Apart from announcements about extended timelines for tax payments and compliances, the Government has also addressed the concerns in terms of determination of tax residency for individuals owing to the COVID-19 situation.
As per the Circular released by the Indian Ministry of Finance dated 08 May 2020, individuals who have come to India on a visit before 22 March 2020 and have not been able to leave India on or before 31 March 2020 due to travel restrictions or quarantine or departure on an evacuation flight, the period of stay from 22 March 2020 or the quarantine date until the date of departure or 31 March 2020 shall be ignored for the purpose of tax residency determination. Such a residency relaxation measure is announced for the tax year 2019-20 (i.e. period ending 31 March 2020). Subsequently, the Government has also assured that similar measures shall be announced for tax year 2020-21.
These would indeed provide some relief for employers and individual taxpayers, especially the international taxpayers.
Planning it right
In such uncertain times, it is essential to analyse aspects which may impact the business. To begin with, an employer could investigate the following aspects:
Employee’s immigration procedures
During these difficult times, the foremost objective of an organisation is the safety of their employees. Besides tracking of assignments, an employer could use technological tools to track and notify safety of their international travelling employees.
It is also important that the employer is aware of the latest immigration updates which are relevant to countries affecting their globally mobile employees. This is applicable for current employees on assignment as well as the assignments that are lined up by the employer in the near future.
Identify any additional tax impact for employee in home and host countries
An employee’s overstay in a country could dishevel the initial tax cost estimate made at the beginning of the assignment. Employers need to look into the revised cost estimates owing to the change in events.
Taxability of additional allowances or expenses paid to the employee
It is common for employers to provide additional allowances or bear extra cost during such exceptional times to ensure safety of employees. Such additional cost elements (emergency allowance, relocation costs, etc.) may be subject to tax in home and/or host countries.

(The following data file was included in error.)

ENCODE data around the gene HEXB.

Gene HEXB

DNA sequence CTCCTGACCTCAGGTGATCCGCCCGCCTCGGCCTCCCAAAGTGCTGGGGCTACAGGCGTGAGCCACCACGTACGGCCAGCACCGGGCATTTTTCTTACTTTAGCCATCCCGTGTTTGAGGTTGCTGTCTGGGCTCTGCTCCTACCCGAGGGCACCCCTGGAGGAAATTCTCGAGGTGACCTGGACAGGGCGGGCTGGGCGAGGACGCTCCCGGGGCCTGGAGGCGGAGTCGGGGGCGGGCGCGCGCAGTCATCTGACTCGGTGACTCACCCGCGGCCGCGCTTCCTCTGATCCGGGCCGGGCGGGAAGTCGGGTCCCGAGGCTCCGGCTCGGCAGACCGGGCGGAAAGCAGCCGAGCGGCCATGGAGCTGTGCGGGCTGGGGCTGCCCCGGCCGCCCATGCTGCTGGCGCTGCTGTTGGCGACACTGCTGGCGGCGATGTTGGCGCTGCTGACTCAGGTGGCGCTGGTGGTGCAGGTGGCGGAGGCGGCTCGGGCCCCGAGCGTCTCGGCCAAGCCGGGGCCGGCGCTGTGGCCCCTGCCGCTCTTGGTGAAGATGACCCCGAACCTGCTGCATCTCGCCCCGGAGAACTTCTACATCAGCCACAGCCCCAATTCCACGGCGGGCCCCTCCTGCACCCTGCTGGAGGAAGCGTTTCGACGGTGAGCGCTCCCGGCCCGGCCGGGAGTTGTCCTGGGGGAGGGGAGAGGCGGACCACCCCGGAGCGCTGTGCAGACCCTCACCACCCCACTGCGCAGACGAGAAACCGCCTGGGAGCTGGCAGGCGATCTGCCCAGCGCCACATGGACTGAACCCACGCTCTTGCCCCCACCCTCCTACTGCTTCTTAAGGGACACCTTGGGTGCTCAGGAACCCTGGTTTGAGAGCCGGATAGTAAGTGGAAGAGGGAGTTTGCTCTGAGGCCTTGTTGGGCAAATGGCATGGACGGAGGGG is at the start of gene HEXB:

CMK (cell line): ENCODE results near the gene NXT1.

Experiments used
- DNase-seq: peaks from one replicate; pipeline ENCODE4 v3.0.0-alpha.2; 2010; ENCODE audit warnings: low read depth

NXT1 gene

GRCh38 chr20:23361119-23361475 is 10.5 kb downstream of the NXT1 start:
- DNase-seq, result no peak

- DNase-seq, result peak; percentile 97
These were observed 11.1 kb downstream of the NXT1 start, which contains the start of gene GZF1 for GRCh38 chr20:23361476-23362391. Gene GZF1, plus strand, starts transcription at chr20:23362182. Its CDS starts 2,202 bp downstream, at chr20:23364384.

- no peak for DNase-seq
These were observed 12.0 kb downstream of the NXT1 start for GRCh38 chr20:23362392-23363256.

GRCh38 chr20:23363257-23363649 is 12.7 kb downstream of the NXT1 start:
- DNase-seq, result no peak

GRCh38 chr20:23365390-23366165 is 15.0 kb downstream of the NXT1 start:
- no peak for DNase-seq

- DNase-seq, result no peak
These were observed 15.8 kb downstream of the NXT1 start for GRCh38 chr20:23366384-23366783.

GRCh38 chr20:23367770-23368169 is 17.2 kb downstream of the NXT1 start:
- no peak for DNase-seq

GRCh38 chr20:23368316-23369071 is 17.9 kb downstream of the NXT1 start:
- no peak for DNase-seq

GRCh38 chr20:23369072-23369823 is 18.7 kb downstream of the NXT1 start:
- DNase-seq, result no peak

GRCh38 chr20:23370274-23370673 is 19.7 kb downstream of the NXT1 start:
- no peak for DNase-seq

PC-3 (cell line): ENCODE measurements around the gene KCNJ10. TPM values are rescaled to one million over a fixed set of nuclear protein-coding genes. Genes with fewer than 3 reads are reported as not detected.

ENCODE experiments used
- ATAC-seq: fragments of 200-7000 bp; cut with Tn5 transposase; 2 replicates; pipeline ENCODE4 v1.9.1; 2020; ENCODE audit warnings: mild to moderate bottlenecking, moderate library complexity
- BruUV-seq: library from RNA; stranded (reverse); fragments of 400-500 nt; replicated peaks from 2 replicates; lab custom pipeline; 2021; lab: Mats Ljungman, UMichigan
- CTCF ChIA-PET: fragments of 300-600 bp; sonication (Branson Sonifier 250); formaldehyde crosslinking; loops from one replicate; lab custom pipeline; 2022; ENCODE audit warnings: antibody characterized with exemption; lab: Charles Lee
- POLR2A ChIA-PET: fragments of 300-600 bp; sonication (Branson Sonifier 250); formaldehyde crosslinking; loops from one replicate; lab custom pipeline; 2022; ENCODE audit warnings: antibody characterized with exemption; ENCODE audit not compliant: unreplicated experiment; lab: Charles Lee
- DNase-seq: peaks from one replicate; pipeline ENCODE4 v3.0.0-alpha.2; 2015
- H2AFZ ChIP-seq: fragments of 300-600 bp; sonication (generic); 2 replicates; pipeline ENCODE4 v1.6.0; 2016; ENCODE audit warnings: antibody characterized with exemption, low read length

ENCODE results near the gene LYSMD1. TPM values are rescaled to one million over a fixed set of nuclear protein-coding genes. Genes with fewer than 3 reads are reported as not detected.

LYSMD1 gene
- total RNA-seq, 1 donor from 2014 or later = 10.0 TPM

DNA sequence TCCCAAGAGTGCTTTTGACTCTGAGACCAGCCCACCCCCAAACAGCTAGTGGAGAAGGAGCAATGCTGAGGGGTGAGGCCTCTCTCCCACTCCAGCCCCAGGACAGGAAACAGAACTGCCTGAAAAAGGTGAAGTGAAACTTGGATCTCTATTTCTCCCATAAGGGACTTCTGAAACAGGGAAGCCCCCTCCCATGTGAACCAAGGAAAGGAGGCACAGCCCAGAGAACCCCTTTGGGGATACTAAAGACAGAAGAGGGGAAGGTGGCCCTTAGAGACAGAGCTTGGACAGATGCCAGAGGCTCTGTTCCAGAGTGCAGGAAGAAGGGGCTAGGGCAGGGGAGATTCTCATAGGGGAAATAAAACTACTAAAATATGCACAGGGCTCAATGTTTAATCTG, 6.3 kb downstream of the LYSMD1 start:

Payroll administration during the interim period
In this uncertain situation, an important aspect would be to regularise the salary payments to employees to help them with their personal hardships.
Employers need to analyse whether the payroll arrangement for globally mobile employees needs any change. The payroll changes could be initiated due to various reasons such as employees working from home (without the attendance records), employees going back to a different geographical location other than the payroll location, etc. The payroll arrangement could also mean adhering to local labour laws in certain countries.
It also requires appropriate reporting by the employers in their payroll records and filings with the relevant authorities.
Continuity of social security contributions for the employee
Like payroll, social security is another important aspect for globally mobile employees. Discontinuation or delayed social security contributions for the employee could result in an employer as a defaulter in the home/host country and have further ramifications such as additional interest/penal payments. Social security laws, being part of the labour laws, could have profound implications as compared to tax defaults.
Ensure tax compliances for the employer in home and host countries
Some countries have announced extension of tax payments or tax return compliance due dates (such as the USA, the UK, and Canada). A tab on the revised timelines would ensure that the employer and the employees avail the extension benefit and avoid any interest or penal implications for delayed compliances.
Corporate tax and transfer pricing ramifications for the employer
Changes in the payroll structure or payroll elements would also demand a relook at the corporate tax and transfer pricing implications. These if ignored, could have adverse implications too.
Redesigning of the Global Mobility programs
The unanticipated situation has made organisations relook at their global mobility programs to incorporate necessary changes. Like the COVID-19 situation, this is not limited to a single country. A wider horizon for the future, with necessary precautions and in a timely manner is the need of the hour.
Given the situation, some modifications may be required by an organisation to their existing mobility programs, keeping in mind the aspects discussed above. While COVID-19 is a temporary immobile situation, employers could adopt appropriate planning measures to have a more adaptable global mobility program ready for the future.
Disclaimer: The views expressed in the article above are those of the authors' and do not necessarily represent or reflect the views of this publishing house. Unless otherwise noted, the author is writing in his/her personal capacity. They are not intended and should not be thought to represent official ideas, attitudes, or policies of any agency or institution.